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The Aucklander

24 December 2009

Our story illuminated a problem that dogged Te Atatu Girl Guides. Now they no longer walk in the dark. Joanna Davies finds out more.

The Girl Guides who meet at Te Atatu South Park each week now walk in safety to meet their parents after their meetings.

In June, The Aucklander reported that vandals and a lack of lighting in the park were causing big problems for the Te Atatu troop.

But guide leader Lynne Anderson says lights went on almost as soon as the story ran. Waitakere City Council installed extra lighting between the park's car park and the guide hall.

"It feels much safer,'' says Mrs Anderson.

"The light stays on until 9pm, which gives us time to finish our meetings, and the park gates are locked at 9.15pm, which gives us time to lock up.''

She says the lights have made it easier for the neighbours to take walks in park later in the evenings.

While there is more light, Mrs Anderson says this hasn't deterred vandals from targeting the guide hall. "Our downpipes have been taken again, and there is more tagging.''

Over the years, louts have tried to set fire to the building and the doors are coming away from their hinges where people have tried to break in.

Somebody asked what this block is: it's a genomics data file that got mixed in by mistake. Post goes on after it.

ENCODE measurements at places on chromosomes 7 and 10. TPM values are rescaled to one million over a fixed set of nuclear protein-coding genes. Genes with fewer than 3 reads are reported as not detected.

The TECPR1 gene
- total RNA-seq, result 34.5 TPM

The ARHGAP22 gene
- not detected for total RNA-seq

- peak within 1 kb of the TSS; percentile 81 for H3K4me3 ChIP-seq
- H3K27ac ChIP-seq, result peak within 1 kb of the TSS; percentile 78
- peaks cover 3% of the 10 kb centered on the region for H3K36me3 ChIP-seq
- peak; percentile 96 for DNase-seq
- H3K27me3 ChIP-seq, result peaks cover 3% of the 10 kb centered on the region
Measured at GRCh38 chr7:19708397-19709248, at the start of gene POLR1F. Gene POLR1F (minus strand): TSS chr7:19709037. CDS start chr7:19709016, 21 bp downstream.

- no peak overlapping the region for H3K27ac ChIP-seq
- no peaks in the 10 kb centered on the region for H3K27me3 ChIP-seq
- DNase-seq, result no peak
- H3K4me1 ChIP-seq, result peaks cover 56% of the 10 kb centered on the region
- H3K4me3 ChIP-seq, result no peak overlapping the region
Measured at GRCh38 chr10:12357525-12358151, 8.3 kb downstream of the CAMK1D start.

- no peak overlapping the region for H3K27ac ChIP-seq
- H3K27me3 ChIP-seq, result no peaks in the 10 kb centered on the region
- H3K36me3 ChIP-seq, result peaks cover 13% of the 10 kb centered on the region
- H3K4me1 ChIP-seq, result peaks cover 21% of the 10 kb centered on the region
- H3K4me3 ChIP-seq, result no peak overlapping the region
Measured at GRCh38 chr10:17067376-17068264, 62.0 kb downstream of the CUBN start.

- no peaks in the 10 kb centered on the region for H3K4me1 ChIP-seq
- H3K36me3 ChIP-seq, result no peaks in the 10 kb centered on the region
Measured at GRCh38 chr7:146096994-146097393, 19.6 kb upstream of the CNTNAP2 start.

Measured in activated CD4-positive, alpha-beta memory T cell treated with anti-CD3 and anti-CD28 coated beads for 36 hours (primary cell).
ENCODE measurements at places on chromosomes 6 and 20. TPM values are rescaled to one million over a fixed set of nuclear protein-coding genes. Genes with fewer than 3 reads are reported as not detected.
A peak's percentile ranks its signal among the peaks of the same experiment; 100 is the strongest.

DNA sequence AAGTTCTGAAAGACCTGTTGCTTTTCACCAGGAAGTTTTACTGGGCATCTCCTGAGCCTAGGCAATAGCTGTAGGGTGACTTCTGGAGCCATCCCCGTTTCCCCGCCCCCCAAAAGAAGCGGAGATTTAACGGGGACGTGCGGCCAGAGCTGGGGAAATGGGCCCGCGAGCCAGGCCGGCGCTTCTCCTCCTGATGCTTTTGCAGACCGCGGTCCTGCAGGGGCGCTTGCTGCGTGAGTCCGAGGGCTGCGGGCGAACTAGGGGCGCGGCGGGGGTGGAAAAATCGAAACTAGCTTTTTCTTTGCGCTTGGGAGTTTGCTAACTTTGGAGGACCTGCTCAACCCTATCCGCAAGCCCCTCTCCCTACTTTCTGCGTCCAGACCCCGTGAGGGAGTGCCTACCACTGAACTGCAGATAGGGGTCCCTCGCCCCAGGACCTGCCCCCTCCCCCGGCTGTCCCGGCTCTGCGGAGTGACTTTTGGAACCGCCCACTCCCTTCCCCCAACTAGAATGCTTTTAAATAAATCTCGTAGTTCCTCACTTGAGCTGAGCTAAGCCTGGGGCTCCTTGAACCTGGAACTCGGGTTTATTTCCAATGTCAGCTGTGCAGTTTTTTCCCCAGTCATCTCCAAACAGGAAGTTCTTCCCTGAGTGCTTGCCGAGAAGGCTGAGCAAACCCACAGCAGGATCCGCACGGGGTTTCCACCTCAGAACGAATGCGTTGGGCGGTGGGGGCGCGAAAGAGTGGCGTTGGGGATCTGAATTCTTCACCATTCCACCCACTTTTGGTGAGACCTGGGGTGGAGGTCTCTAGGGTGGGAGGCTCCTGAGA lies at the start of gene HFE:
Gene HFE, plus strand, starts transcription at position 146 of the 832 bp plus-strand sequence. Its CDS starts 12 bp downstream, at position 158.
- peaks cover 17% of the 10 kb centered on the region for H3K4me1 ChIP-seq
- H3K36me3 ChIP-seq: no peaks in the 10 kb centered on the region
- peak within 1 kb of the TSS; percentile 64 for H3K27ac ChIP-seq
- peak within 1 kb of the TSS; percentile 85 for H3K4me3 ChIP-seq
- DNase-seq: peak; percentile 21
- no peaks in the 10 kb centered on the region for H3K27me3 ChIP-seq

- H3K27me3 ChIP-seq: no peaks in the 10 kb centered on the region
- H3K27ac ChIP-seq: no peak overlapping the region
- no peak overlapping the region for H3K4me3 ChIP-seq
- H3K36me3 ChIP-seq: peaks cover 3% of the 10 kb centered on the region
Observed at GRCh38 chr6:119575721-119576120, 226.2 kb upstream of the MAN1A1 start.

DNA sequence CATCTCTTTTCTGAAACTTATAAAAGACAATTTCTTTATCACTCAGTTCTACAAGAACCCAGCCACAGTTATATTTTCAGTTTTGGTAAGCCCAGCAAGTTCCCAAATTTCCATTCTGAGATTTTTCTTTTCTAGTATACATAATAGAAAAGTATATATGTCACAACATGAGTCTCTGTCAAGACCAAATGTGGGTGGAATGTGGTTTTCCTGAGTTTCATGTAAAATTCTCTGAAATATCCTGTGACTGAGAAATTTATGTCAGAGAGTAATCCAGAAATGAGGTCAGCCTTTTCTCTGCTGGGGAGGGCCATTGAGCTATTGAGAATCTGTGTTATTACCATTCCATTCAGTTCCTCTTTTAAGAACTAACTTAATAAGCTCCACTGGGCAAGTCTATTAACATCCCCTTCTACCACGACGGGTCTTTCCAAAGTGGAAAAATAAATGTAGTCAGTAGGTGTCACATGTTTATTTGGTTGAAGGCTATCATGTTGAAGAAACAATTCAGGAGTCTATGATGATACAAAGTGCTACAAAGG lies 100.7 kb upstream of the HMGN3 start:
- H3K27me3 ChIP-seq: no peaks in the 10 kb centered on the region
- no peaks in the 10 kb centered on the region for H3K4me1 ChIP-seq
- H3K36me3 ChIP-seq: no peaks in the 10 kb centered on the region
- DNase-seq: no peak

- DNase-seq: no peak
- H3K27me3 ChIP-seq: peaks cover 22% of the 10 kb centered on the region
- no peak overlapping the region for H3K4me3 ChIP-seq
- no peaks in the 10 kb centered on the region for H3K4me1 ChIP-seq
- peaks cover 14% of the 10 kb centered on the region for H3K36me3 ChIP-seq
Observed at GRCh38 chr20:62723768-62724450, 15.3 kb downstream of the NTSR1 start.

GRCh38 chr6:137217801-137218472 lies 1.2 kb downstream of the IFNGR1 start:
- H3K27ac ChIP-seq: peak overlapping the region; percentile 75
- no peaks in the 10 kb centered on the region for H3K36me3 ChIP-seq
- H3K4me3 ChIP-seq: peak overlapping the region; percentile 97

Mrs Anderson would like more security in the park, because repairs cost the club a lot of money.

Waitakere City Council spokeswoman Lisah Henry says the council was unaware of the most recent vandalism and has reported it to police. She says council officers are looking at other ways to make the park safer.

"Next financial year, the toilet block will be relocated to a more visible site and we could look at increasing random security checks of the park. The council has already undertaken a range of measures to address security concerns raised earlier this year.''

Since June, new lights and bollards have been installed and the council is trimming vegetation to make sections of the park more open.

"The police have increased patrols in the area and, with our crime prevention officer, have met with local residents to work with the neighbourhood support group already well established in the area and promote guardianship of the park,'' says Miss Henry.


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